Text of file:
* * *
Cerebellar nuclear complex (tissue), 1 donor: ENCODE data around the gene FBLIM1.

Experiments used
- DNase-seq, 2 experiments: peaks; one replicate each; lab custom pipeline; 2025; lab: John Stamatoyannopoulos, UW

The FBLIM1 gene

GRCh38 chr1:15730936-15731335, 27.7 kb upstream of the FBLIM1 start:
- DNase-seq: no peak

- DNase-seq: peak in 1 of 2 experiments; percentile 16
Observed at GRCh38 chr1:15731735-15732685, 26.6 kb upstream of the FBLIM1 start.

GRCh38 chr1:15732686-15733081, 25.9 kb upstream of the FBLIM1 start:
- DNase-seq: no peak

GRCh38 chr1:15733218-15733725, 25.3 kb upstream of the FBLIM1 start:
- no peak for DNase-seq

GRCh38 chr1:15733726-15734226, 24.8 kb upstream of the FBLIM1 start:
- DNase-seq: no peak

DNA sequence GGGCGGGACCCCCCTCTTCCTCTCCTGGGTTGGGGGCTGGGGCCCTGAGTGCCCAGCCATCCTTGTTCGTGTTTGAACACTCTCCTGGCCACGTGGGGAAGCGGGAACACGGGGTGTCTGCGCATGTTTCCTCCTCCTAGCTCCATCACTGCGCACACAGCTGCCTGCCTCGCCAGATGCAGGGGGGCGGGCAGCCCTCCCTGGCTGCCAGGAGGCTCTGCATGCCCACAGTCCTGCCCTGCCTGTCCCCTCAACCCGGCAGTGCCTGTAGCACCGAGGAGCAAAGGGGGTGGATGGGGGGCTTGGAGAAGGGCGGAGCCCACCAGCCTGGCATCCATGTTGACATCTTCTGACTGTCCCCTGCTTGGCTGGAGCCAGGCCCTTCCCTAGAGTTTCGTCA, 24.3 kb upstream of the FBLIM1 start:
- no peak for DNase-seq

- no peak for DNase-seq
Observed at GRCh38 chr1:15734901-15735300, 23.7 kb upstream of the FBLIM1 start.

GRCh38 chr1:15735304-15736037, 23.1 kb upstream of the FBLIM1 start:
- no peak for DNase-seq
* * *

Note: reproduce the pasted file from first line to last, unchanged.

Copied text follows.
Cerebellar nuclear complex (tissue), 1 donor: ENCODE data around the gene FBLIM1.

Experiments used
- DNase-seq, 2 experiments: peaks; one replicate each; lab custom pipeline; 2025; lab: John Stamatoyannopoulos, UW

The FBLIM1 gene

GRCh38 chr1:15730936-15731335, 27.7 kb upstream of the FBLIM1 start:
- DNase-seq: no peak

- DNase-seq: peak in 1 of 2 experiments; percentile 16
Observed at GRCh38 chr1:15731735-15732685, 26.6 kb upstream of the FBLIM1 start.

GRCh38 chr1:15732686-15733081, 25.9 kb upstream of the FBLIM1 start:
- DNase-seq: no peak

GRCh38 chr1:15733218-15733725, 25.3 kb upstream of the FBLIM1 start:
- no peak for DNase-seq

GRCh38 chr1:15733726-15734226, 24.8 kb upstream of the FBLIM1 start:
- DNase-seq: no peak

DNA sequence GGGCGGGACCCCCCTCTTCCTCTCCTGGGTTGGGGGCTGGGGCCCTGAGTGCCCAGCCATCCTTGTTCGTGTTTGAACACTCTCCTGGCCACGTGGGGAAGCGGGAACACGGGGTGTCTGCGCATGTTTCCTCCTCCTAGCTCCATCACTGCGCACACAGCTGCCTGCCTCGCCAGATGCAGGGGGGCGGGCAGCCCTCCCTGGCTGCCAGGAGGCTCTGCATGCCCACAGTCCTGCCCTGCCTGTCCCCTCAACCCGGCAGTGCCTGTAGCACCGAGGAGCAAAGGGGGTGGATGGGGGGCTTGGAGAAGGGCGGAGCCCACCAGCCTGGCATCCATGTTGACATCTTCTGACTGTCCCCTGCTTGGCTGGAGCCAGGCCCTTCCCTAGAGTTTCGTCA, 24.3 kb upstream of the FBLIM1 start:
- no peak for DNase-seq

- no peak for DNase-seq
Observed at GRCh38 chr1:15734901-15735300, 23.7 kb upstream of the FBLIM1 start.

GRCh38 chr1:15735304-15736037, 23.1 kb upstream of the FBLIM1 start:
- no peak for DNase-seq